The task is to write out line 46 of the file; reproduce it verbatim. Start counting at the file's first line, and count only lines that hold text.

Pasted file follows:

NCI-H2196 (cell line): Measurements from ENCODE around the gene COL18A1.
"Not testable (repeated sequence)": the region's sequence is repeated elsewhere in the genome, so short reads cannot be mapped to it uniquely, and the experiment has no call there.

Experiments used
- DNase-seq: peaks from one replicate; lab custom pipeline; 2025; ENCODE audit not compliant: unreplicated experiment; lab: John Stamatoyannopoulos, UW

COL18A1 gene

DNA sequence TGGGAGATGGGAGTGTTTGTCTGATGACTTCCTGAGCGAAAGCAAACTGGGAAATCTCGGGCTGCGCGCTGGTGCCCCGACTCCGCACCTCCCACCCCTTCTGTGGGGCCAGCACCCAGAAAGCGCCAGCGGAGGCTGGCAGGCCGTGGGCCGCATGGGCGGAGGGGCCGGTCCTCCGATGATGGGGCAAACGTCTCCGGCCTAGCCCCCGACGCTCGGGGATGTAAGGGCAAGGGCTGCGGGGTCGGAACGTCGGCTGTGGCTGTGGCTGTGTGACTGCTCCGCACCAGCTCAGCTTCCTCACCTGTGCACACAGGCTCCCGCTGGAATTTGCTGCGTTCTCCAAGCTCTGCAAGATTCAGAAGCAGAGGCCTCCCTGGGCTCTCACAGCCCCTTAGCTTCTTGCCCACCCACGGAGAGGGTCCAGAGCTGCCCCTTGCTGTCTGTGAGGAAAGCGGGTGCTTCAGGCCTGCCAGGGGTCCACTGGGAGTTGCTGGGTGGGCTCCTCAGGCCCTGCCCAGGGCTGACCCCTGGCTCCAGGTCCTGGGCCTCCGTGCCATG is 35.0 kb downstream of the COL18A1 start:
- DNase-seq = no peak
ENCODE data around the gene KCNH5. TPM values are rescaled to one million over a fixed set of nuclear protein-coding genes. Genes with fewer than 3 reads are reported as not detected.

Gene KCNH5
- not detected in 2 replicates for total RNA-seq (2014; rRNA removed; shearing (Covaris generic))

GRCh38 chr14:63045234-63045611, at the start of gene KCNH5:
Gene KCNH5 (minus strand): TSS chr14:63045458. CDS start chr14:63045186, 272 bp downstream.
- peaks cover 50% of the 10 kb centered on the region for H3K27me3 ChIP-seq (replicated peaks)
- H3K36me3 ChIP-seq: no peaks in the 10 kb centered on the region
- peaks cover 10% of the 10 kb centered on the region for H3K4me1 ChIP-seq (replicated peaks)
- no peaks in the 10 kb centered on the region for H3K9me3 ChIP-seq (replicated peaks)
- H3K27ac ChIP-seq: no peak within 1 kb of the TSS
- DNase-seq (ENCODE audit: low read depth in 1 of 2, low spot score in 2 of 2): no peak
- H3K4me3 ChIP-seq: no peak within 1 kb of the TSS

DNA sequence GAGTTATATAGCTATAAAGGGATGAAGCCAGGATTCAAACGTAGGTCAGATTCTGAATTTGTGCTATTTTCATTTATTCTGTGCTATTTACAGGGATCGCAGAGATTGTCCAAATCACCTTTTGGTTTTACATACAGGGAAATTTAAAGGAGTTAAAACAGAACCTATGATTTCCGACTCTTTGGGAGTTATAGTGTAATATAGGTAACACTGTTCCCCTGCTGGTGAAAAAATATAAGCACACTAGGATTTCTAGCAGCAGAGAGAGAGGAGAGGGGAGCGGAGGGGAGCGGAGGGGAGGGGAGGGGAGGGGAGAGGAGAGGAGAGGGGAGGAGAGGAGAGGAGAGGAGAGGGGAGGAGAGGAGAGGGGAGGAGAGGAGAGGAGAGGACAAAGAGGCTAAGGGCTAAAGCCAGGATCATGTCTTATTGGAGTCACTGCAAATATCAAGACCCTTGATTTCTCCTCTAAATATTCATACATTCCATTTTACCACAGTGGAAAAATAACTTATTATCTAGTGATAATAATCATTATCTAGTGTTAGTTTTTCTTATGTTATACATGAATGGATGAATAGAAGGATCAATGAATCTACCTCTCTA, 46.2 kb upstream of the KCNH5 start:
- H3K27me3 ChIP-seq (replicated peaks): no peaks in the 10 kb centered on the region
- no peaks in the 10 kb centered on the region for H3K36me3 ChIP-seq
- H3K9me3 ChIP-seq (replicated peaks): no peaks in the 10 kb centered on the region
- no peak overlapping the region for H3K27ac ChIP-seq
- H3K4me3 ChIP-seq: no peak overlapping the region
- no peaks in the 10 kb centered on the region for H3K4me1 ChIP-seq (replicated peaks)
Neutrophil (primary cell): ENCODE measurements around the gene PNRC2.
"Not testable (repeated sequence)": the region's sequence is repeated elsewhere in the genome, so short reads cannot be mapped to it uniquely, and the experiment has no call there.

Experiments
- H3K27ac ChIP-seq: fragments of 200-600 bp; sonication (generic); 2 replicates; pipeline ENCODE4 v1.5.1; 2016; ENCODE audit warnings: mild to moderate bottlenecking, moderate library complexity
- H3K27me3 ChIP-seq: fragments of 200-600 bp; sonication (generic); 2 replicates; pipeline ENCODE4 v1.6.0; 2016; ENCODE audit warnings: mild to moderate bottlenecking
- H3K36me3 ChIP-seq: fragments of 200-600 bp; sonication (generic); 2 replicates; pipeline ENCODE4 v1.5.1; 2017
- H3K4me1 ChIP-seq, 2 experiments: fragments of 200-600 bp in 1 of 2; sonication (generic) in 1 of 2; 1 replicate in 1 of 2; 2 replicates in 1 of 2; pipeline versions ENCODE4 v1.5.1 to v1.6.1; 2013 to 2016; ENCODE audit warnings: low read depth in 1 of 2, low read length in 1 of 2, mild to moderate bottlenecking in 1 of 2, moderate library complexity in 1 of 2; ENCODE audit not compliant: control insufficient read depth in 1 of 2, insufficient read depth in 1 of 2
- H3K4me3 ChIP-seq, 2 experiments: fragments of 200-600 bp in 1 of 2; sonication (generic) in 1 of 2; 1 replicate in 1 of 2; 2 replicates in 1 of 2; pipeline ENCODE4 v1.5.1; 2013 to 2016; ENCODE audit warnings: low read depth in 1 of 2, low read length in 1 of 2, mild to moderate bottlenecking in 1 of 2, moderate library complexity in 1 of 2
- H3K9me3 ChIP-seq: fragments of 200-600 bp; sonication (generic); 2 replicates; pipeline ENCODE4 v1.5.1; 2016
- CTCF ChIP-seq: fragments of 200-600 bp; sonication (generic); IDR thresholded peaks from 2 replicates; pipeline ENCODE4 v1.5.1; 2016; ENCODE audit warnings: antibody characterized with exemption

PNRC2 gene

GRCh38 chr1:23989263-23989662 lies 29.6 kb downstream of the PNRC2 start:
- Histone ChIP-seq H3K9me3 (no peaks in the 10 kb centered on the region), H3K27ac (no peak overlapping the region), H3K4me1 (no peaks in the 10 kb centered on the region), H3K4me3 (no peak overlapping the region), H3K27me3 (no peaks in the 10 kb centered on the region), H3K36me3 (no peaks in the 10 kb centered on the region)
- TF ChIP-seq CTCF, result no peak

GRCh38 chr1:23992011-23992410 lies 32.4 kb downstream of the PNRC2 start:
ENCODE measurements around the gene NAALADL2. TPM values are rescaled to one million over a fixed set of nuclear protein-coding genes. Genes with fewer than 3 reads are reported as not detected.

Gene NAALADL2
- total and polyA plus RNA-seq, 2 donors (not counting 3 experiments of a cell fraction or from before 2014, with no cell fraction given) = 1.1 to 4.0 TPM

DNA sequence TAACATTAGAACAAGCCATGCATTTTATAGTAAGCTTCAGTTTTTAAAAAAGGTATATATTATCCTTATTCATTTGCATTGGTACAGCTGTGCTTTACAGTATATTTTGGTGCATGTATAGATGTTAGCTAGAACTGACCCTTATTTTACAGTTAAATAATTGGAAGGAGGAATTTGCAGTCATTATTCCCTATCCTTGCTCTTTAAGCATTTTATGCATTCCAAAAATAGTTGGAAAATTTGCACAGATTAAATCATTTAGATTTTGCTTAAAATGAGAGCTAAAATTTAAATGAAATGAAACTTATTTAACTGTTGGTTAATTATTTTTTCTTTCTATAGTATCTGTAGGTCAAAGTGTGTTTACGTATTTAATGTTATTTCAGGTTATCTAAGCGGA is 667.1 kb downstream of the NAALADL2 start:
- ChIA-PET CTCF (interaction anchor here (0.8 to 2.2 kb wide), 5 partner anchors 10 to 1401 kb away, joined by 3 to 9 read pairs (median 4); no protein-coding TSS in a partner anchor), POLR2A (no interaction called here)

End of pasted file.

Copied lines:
- ChIA-PET CTCF (interaction anchor here (0.8 to 2.2 kb wide), 5 partner anchors 10 to 1401 kb away, joined by 3 to 9 read pairs (median 4); no protein-coding TSS in a partner anchor), POLR2A (no interaction called here)